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Solvency II Conference

31 October 2013 09:00 - 17:00

Grange Tower Bridge, 45 Prescot St, London E1 8GP

Solvency II presents insurers with a number of questions to be answered, not least in relation to how their product provision and investment practices might look in a post-Solvency II world.

For more information about the conference and speakers download the conference programme (pdf 1MB).

Twitter

Read updates from @britishinsurers and others on the official conference hashtag #SIIFuture.

Summary

Read Otto Thoresen's closing remarks from the conference.

Photos

From the ABI Flickr photostream

Blogs

Join the debate

Have your say on how insurers can play a key role in finding solutions to the issues that will shape our world in the 2020s and beyond. Join the debate.

 

Sponsors

Wolters Kluwer

PA Consulting

Exhibitors

Invoke

 

 CIMCON Software

 

KPMG

 

Tagetik

Price

ABI members Price: £199.00 excl VAT

Non-members Price: £299.00 excl VAT

Breakout Sessions

Solvency II rules will lead to insurers having to collect, compile and disseminate large amounts of information about their business operations; both to regulators and the general public. How will the industry cope with these renewed data demands and the increased expectations of regulators to be provided with a wealth of information to tight deadlines? What does increased disclosure mean for the industry, both in terms of challenges and the potential benefits? Analysts have often spoken of the complicated task of interpreting insurers’ disclosures – what will they be looking for?

UK insurers write a large number of annuities every year, helping to provide people with an essential regular income in retirement. With Omnibus II negotiations set to agree the rules under which these annuities are provided to those in society most in need, what does the future hold for the provision of the popular retirement product?

The release of a list of ‘globally systemically important’ insurers by the Financial Stability Board has meant that insurers are unlikely to escape the increased scrutiny brought by a work stream that originally focused on the banking industry. What are the next steps in this project likely to be, at a domestic and international level? What are the implications for insurers’ capital?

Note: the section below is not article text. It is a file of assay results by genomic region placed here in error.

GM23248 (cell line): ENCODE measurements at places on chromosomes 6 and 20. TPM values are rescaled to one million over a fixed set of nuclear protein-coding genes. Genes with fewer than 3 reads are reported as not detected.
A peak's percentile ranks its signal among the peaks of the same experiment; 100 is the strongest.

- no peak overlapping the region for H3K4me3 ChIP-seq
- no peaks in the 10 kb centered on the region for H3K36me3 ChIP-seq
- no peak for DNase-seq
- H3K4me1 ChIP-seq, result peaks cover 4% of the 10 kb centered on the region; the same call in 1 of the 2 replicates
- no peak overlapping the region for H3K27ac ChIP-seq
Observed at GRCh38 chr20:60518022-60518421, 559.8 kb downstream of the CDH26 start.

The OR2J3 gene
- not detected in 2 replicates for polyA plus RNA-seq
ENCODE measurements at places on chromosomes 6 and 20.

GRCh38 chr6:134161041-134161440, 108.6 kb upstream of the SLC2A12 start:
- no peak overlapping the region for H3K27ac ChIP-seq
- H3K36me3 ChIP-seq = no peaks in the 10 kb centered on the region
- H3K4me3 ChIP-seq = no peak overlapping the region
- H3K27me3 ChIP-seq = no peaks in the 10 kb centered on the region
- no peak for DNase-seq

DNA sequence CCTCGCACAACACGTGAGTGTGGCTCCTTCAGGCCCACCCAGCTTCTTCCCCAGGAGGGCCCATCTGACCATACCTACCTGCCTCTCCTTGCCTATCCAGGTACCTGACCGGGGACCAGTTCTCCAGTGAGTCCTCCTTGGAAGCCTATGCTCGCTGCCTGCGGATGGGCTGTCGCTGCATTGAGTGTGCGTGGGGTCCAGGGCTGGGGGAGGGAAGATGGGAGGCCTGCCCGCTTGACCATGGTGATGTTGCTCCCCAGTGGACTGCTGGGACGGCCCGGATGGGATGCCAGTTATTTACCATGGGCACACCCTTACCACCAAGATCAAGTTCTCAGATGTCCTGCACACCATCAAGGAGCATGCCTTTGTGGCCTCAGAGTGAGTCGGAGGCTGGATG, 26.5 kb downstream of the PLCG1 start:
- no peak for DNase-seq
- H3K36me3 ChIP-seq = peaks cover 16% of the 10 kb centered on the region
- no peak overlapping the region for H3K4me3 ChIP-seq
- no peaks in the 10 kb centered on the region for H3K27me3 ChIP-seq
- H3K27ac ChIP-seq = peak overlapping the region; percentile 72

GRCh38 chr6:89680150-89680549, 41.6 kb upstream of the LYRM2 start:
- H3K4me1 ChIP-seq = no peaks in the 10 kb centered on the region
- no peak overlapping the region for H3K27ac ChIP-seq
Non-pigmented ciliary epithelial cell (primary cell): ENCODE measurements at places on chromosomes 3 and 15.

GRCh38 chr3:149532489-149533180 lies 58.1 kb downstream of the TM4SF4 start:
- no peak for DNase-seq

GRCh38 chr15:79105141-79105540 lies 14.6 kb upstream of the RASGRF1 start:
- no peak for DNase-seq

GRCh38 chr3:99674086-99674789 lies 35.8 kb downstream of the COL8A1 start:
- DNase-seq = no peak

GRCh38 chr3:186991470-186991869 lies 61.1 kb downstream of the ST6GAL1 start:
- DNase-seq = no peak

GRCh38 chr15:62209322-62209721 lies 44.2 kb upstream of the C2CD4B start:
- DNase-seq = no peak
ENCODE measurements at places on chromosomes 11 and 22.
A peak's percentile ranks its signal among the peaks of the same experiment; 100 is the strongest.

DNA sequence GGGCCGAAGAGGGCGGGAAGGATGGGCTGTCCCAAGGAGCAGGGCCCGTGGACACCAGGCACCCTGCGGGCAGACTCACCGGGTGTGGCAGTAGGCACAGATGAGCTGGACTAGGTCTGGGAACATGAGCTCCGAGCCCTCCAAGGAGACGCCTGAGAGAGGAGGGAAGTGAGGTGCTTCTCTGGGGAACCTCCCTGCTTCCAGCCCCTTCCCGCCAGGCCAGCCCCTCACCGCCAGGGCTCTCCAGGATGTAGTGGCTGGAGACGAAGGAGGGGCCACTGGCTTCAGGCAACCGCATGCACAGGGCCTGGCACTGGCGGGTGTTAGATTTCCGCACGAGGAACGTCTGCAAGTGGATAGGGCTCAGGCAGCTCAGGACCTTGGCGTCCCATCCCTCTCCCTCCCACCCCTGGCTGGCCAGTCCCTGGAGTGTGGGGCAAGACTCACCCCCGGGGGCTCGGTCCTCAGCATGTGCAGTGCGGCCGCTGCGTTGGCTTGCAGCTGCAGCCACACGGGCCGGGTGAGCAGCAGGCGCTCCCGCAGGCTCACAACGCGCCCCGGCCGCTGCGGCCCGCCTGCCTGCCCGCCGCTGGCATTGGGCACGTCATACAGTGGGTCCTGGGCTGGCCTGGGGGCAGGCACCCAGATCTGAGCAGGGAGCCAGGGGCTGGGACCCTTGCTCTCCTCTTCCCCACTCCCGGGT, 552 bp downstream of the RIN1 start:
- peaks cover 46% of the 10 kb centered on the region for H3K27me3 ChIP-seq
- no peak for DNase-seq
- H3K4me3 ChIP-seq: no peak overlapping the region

The move towards Solvency II is being promoted by EIOPA and national regulators through the development of interim measures in the period leading up to full implementation; seeking to avoid a further fragmented European rulebook. What are the challenges (for regulators) of implementing a temporary, voluntary rulebook and (for insurers) of developing systems, policies and processes before the rest of the rules – in many cases fundamental to the operation of the regime – are not complete?

Due to the business that they underwrite, insurers are natural providers of long-term investment. Economies need this type of investment in order to promote growth and – especially in the current economic climate – this is hard to come by, especially with banks withdrawing from funding markets and showing little appetite for their lending operations to make a return to their pre-crisis levels. What barriers exist to insurers carrying out an optimal role in relation to investment and how might they be overcome? What needs to happen in order to ensure the continued – and enhanced – role of insurers in this regard?

London – and Europe more generally – is a leading marketplace for global insurance. With the possibility of European insurers’ international competitiveness being affected by the new Solvency II rules, what needs to be done before finalisation of the regime in order to minimise such an impact? Which countries are the major markets on which the focus has been placed up until now, where do they stand in the equivalence debate and what progress has been made by policymakers in finding a workable solution?

This conference was held on 31 October 2013. Registrations can no longer be made.